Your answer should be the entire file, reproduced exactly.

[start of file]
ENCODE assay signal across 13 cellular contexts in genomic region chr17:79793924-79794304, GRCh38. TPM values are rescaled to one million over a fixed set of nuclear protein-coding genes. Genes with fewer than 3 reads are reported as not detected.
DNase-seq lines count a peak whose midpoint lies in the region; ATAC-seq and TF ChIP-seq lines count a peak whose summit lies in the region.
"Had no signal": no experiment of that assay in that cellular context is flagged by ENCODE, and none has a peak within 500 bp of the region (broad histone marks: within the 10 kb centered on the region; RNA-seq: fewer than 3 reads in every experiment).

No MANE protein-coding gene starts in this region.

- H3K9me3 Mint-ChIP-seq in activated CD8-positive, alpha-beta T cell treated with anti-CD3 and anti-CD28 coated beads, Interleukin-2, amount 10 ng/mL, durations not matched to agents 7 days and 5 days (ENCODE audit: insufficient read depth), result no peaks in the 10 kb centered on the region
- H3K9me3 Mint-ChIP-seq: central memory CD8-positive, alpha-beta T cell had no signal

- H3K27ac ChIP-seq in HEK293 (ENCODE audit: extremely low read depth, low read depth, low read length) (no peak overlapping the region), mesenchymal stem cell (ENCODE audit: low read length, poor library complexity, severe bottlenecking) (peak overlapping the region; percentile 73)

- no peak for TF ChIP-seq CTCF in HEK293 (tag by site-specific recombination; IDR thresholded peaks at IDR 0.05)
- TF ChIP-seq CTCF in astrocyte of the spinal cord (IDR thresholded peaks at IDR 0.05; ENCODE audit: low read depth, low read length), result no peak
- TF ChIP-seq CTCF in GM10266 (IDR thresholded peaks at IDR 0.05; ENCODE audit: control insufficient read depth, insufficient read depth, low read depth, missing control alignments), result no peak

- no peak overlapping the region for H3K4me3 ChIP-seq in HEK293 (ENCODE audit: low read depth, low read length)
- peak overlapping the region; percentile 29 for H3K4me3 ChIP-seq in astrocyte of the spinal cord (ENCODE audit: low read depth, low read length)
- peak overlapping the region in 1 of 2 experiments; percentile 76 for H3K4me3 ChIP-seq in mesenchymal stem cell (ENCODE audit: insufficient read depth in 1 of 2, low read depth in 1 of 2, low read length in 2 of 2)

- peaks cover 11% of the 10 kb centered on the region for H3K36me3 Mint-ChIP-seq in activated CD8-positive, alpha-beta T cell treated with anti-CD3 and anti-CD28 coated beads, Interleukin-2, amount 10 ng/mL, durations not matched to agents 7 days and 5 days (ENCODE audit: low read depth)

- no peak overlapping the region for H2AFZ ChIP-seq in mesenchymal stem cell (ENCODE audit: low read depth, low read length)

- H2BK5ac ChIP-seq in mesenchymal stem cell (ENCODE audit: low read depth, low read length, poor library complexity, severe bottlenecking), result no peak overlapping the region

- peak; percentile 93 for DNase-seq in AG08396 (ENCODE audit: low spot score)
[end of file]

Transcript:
ENCODE assay signal across 13 cellular contexts in genomic region chr17:79793924-79794304, GRCh38. TPM values are rescaled to one million over a fixed set of nuclear protein-coding genes. Genes with fewer than 3 reads are reported as not detected.
DNase-seq lines count a peak whose midpoint lies in the region; ATAC-seq and TF ChIP-seq lines count a peak whose summit lies in the region.
"Had no signal": no experiment of that assay in that cellular context is flagged by ENCODE, and none has a peak within 500 bp of the region (broad histone marks: within the 10 kb centered on the region; RNA-seq: fewer than 3 reads in every experiment).

No MANE protein-coding gene starts in this region.

- H3K9me3 Mint-ChIP-seq in activated CD8-positive, alpha-beta T cell treated with anti-CD3 and anti-CD28 coated beads, Interleukin-2, amount 10 ng/mL, durations not matched to agents 7 days and 5 days (ENCODE audit: insufficient read depth), result no peaks in the 10 kb centered on the region
- H3K9me3 Mint-ChIP-seq: central memory CD8-positive, alpha-beta T cell had no signal

- H3K27ac ChIP-seq in HEK293 (ENCODE audit: extremely low read depth, low read depth, low read length) (no peak overlapping the region), mesenchymal stem cell (ENCODE audit: low read length, poor library complexity, severe bottlenecking) (peak overlapping the region; percentile 73)

- no peak for TF ChIP-seq CTCF in HEK293 (tag by site-specific recombination; IDR thresholded peaks at IDR 0.05)
- TF ChIP-seq CTCF in astrocyte of the spinal cord (IDR thresholded peaks at IDR 0.05; ENCODE audit: low read depth, low read length), result no peak
- TF ChIP-seq CTCF in GM10266 (IDR thresholded peaks at IDR 0.05; ENCODE audit: control insufficient read depth, insufficient read depth, low read depth, missing control alignments), result no peak

- no peak overlapping the region for H3K4me3 ChIP-seq in HEK293 (ENCODE audit: low read depth, low read length)
- peak overlapping the region; percentile 29 for H3K4me3 ChIP-seq in astrocyte of the spinal cord (ENCODE audit: low read depth, low read length)
- peak overlapping the region in 1 of 2 experiments; percentile 76 for H3K4me3 ChIP-seq in mesenchymal stem cell (ENCODE audit: insufficient read depth in 1 of 2, low read depth in 1 of 2, low read length in 2 of 2)

- peaks cover 11% of the 10 kb centered on the region for H3K36me3 Mint-ChIP-seq in activated CD8-positive, alpha-beta T cell treated with anti-CD3 and anti-CD28 coated beads, Interleukin-2, amount 10 ng/mL, durations not matched to agents 7 days and 5 days (ENCODE audit: low read depth)

- no peak overlapping the region for H2AFZ ChIP-seq in mesenchymal stem cell (ENCODE audit: low read depth, low read length)

- H2BK5ac ChIP-seq in mesenchymal stem cell (ENCODE audit: low read depth, low read length, poor library complexity, severe bottlenecking), result no peak overlapping the region

- peak; percentile 93 for DNase-seq in AG08396 (ENCODE audit: low spot score)